The Saboteurs (Men at War Series #5)

The Saboteurs (Men at War Series #5)

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The Saboteurs (Men at War Series #5) 2.9 out of 5 based on 0 ratings. 44 reviews.
Guest More than 1 year ago
Griffin's 'upper crust go to war' formula is usually fairly entertaining, but in this work it is just plain dull. The plot is of the 'one thing lead to another and then the story ended' school, and the 'things' themselves are just not very interesting. I fear the old man is losing it and the son isn't up to the task of assuming his mantle. Read the first five 'Corps' books and skip this pale imitation.
Guest More than 1 year ago
I've read the previous books in the series and while they aren't the best books I've ever read, they at least had some sense of going somewhere. This one was all over the place and, as usual with the series, doesn't end, it just stops. It's as though the authors had to write a minimum number of words like a high school essay and when they reached the minimum they stopped. Too many plot lines are left hanging in mid-air. To those who wrote that they've 'loved' the previous books, I recommend Ludlum's 'Borne' books as a much better alternative.
Guest More than 1 year ago
In addition to poorly developed plot lines and wooden characters, the book contains some errors in research. For instance, J.Whit Stevens, a Philadelphia blueblood, worked in Philadelphia and ate 'gourmet' meals at the Union League of Philadelphia. In addition, Mr.Stevens and his relatives were supposed to have worked at Mellon Bank in Philadelphia (pp.115-116). This could not have been possible. Mellon was a Pittsburgh bank that only entered the Philadelphia market in 1982 when the State of PA authorized multi-bank holding companies and Mellon bought the Philadelphia-based Girard Bank.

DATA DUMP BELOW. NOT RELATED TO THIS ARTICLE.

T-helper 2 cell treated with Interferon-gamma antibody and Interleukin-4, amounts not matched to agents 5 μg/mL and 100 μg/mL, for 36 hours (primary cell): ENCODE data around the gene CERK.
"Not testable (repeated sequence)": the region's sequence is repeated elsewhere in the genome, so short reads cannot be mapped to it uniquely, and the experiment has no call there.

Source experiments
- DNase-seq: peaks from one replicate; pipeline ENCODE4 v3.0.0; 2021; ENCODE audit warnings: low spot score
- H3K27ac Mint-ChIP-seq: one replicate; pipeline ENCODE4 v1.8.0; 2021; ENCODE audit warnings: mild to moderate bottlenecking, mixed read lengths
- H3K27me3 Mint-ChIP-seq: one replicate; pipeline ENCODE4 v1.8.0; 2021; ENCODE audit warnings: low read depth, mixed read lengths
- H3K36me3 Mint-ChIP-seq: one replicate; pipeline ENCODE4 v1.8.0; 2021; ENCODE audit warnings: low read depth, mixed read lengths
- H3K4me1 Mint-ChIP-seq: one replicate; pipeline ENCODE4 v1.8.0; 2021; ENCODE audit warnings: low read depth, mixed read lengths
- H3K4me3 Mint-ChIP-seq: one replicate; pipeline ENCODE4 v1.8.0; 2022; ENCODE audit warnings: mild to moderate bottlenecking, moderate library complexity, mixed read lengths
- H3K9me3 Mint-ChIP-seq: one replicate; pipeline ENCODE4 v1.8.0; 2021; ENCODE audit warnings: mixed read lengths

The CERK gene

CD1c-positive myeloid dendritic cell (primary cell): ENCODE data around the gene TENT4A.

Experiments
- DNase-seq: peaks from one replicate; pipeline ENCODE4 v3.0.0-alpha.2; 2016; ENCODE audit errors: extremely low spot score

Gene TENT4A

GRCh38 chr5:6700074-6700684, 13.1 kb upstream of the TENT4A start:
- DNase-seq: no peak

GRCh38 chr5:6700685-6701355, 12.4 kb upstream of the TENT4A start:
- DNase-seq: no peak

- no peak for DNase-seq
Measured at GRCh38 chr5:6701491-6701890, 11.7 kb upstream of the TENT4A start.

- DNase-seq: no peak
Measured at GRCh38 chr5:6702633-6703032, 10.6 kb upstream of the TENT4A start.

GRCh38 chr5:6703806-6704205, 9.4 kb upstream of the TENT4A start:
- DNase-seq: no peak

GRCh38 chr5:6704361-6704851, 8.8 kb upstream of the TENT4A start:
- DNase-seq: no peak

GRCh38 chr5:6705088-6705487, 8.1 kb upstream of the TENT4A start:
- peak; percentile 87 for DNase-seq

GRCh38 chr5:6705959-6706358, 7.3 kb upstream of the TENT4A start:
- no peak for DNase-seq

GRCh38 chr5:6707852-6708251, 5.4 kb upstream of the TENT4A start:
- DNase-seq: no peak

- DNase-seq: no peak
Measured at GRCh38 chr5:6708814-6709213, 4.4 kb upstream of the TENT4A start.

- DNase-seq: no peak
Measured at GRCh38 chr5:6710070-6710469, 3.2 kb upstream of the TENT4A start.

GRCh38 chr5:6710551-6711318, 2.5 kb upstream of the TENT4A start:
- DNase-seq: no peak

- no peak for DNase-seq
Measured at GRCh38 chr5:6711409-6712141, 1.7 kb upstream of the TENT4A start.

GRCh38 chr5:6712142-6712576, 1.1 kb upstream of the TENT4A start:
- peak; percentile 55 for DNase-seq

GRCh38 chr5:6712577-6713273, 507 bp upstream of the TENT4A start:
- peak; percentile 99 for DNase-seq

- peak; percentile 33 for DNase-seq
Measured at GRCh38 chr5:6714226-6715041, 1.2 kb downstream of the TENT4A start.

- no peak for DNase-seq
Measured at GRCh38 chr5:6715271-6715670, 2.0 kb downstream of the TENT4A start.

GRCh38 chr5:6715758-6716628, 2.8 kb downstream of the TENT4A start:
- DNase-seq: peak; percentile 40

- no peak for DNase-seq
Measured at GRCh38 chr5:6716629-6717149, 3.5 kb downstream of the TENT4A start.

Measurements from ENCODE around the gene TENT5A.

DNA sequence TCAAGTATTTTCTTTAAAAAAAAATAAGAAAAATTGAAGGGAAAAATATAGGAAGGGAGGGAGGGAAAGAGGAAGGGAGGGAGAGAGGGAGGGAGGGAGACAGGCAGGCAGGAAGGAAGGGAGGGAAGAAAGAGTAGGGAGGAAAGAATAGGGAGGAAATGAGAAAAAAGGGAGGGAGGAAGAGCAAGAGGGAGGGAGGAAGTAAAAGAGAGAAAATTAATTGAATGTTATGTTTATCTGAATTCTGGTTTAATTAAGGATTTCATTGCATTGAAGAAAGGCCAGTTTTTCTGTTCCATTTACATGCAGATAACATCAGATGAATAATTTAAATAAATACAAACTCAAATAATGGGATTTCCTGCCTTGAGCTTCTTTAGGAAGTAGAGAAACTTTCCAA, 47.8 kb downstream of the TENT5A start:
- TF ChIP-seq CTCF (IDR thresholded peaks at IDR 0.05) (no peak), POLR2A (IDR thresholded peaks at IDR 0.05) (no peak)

Guest More than 1 year ago
Very disappointing to see Mr. W. E. B. Griffin's name shown as one of the author's. At the very best, this is a poor mimic of Griffin's style. I hope it the last.
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EWGroen More than 1 year ago
I have put this book down less than 100 pages in and will likely never pick it up again. And this from a guy who has read the Brotherhood of War, Corps and Presidential Agent series at least twice each. The inane level of detail is mind-numbing and would distract from even a good plot, which this book does not have. Clearly, Griffin lent only his name and not his talent or expertise to this undertaking. The subtle nuances Griffin uses to make his characters likable were missing and I didn't even recognize characters I had spent the previous 4 books getting to know. I am extremely disappointed and hesitant to even try to finish out the series - will I discover my friends from the first 4 books or more of the same from this book?
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